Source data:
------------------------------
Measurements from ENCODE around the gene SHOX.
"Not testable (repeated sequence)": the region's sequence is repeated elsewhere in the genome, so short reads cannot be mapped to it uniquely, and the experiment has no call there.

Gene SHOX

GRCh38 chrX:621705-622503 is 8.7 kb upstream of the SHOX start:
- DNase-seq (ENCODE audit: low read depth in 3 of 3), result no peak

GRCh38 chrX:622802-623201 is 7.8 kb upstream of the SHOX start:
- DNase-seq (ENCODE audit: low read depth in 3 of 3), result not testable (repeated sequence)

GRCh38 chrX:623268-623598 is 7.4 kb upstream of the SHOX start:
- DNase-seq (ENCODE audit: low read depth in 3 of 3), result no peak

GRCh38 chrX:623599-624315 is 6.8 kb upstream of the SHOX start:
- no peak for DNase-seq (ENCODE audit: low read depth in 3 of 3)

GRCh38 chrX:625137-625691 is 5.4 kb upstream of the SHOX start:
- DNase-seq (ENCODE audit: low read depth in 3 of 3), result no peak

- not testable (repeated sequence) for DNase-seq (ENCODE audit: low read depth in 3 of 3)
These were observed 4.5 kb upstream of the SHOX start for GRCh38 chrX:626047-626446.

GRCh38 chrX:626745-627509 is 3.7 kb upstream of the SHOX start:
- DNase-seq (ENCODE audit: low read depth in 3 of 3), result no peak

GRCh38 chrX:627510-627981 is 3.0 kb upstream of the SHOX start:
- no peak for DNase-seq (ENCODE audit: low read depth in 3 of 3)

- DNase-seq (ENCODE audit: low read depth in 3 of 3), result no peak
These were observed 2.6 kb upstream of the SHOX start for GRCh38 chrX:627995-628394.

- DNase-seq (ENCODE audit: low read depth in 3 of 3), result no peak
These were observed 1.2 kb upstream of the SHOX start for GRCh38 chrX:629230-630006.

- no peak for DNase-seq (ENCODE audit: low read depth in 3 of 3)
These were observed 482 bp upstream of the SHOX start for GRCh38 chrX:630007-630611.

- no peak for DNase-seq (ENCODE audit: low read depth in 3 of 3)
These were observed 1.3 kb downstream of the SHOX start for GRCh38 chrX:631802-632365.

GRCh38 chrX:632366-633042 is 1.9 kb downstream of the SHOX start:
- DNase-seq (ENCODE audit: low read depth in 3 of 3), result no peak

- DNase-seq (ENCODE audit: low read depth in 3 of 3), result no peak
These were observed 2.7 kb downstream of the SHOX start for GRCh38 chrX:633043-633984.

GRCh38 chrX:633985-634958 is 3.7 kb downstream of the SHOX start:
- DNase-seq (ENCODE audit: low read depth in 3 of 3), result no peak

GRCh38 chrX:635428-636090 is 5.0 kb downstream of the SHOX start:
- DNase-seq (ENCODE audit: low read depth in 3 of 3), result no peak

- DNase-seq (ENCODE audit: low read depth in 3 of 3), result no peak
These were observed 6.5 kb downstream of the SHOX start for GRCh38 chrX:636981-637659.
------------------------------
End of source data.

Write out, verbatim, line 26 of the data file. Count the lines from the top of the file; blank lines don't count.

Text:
- no peak for DNase-seq (ENCODE audit: low read depth in 3 of 3)